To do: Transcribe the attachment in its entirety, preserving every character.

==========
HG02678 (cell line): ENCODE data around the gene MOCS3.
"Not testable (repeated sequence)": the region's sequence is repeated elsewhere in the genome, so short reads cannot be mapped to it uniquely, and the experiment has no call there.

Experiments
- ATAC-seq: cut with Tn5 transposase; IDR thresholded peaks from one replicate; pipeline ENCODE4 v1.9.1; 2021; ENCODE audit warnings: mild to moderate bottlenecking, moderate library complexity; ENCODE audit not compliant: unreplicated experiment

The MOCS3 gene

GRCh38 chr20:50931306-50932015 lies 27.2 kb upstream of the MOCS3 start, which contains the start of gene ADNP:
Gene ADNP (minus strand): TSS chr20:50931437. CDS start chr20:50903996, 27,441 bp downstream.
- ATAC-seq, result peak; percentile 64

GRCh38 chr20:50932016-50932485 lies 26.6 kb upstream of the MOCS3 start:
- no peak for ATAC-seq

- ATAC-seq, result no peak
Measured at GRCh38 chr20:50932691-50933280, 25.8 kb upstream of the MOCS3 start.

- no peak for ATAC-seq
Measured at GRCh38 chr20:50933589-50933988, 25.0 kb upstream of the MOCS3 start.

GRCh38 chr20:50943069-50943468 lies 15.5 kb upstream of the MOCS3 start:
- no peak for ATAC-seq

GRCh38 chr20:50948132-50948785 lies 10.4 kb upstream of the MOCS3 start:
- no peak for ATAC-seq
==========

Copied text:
HG02678 (cell line): ENCODE data around the gene MOCS3.
"Not testable (repeated sequence)": the region's sequence is repeated elsewhere in the genome, so short reads cannot be mapped to it uniquely, and the experiment has no call there.

Experiments
- ATAC-seq: cut with Tn5 transposase; IDR thresholded peaks from one replicate; pipeline ENCODE4 v1.9.1; 2021; ENCODE audit warnings: mild to moderate bottlenecking, moderate library complexity; ENCODE audit not compliant: unreplicated experiment

The MOCS3 gene

GRCh38 chr20:50931306-50932015 lies 27.2 kb upstream of the MOCS3 start, which contains the start of gene ADNP:
Gene ADNP (minus strand): TSS chr20:50931437. CDS start chr20:50903996, 27,441 bp downstream.
- ATAC-seq, result peak; percentile 64

GRCh38 chr20:50932016-50932485 lies 26.6 kb upstream of the MOCS3 start:
- no peak for ATAC-seq

- ATAC-seq, result no peak
Measured at GRCh38 chr20:50932691-50933280, 25.8 kb upstream of the MOCS3 start.

- no peak for ATAC-seq
Measured at GRCh38 chr20:50933589-50933988, 25.0 kb upstream of the MOCS3 start.

GRCh38 chr20:50943069-50943468 lies 15.5 kb upstream of the MOCS3 start:
- no peak for ATAC-seq

GRCh38 chr20:50948132-50948785 lies 10.4 kb upstream of the MOCS3 start:
- no peak for ATAC-seq